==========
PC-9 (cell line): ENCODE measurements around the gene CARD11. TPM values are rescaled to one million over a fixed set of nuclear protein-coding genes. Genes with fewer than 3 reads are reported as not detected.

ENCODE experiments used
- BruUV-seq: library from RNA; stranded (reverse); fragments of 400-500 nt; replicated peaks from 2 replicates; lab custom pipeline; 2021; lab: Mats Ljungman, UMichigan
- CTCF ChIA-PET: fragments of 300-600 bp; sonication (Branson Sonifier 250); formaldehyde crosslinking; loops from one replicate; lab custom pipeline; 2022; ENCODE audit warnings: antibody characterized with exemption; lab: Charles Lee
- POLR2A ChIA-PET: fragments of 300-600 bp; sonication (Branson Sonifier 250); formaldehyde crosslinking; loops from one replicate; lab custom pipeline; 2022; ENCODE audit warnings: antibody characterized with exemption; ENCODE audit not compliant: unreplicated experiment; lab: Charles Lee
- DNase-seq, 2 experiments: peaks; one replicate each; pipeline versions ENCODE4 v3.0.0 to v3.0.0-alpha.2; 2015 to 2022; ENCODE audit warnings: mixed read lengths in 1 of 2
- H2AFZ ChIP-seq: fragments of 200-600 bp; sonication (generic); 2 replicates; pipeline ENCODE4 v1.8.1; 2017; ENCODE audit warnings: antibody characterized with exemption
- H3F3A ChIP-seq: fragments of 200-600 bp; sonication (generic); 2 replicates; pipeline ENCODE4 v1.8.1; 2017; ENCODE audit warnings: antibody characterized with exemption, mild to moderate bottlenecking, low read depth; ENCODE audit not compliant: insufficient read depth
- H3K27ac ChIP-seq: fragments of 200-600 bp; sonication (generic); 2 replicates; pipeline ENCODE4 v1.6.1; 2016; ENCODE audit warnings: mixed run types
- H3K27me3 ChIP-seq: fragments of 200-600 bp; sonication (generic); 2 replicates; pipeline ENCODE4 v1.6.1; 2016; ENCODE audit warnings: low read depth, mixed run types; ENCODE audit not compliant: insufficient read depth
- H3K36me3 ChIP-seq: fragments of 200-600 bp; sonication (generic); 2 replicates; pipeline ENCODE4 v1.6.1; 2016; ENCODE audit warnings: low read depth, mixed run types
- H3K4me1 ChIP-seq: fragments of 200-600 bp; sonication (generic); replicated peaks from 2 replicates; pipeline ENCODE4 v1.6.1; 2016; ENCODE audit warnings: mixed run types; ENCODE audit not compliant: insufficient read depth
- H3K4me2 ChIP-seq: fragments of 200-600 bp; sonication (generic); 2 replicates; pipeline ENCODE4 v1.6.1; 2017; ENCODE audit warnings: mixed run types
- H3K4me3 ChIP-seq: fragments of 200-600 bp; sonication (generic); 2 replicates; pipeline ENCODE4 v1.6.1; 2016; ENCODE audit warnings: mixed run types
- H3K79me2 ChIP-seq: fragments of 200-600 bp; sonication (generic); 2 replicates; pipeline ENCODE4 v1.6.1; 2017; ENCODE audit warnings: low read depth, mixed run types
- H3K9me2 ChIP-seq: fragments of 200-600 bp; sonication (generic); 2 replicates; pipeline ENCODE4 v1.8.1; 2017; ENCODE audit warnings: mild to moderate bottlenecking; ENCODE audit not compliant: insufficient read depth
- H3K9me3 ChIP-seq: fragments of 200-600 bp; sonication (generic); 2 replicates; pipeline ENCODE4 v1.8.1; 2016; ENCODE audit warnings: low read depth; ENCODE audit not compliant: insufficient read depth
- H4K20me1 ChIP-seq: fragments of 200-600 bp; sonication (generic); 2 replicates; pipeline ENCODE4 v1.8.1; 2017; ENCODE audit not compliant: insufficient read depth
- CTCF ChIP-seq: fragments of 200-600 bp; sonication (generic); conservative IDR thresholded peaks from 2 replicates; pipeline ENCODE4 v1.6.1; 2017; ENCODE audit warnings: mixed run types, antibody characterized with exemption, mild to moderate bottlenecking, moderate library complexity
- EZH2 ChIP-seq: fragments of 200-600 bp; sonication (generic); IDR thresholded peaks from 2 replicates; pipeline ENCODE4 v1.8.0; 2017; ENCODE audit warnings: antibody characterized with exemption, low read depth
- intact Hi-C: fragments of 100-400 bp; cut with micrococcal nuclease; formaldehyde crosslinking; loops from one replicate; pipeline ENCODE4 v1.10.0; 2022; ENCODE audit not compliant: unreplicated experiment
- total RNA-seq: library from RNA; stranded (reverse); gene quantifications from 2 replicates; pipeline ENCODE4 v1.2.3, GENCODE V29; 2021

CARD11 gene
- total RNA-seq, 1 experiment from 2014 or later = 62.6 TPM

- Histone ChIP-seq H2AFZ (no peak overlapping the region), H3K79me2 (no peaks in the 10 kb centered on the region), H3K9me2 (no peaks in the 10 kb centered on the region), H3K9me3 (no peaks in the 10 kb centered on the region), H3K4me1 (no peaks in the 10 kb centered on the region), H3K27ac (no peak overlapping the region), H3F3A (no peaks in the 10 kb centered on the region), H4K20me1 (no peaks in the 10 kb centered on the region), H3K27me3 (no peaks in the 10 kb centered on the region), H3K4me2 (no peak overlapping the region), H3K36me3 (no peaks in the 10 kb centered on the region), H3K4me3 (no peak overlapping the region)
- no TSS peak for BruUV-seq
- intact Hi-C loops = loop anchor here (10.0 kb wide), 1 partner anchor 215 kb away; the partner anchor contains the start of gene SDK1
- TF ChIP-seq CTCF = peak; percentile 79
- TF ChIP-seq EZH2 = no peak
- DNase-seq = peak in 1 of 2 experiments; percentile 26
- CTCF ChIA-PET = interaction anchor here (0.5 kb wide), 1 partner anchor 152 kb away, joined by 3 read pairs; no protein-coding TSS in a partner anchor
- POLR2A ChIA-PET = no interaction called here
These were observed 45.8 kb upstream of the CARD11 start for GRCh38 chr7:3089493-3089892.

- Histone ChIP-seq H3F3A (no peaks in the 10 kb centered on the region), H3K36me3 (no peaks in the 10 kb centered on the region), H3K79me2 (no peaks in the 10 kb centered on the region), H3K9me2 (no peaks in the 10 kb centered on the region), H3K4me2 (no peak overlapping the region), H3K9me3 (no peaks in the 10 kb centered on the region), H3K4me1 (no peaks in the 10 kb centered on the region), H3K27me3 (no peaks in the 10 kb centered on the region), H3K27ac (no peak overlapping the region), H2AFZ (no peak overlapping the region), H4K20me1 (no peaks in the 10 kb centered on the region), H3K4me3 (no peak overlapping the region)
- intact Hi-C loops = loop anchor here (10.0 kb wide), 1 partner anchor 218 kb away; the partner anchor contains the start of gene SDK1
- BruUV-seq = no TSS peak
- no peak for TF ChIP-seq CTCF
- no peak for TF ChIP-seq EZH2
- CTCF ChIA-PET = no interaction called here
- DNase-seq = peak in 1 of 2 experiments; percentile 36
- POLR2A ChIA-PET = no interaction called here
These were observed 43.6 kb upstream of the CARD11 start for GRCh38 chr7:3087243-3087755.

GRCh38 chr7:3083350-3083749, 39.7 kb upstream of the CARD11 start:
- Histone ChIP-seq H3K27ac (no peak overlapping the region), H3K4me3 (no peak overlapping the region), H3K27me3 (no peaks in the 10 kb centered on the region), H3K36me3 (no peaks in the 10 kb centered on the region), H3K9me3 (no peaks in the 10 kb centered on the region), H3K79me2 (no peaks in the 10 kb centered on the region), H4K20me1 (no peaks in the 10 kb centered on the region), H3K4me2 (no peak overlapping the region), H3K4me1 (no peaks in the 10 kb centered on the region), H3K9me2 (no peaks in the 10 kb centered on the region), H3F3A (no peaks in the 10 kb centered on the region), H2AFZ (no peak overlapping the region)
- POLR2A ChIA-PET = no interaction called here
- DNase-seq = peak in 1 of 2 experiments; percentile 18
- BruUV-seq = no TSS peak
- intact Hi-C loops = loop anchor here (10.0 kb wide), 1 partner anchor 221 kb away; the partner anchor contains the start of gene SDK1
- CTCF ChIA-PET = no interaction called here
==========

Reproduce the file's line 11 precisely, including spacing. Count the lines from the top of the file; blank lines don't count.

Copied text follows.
- H3K36me3 ChIP-seq: fragments of 200-600 bp; sonication (generic); 2 replicates; pipeline ENCODE4 v1.6.1; 2016; ENCODE audit warnings: low read depth, mixed run types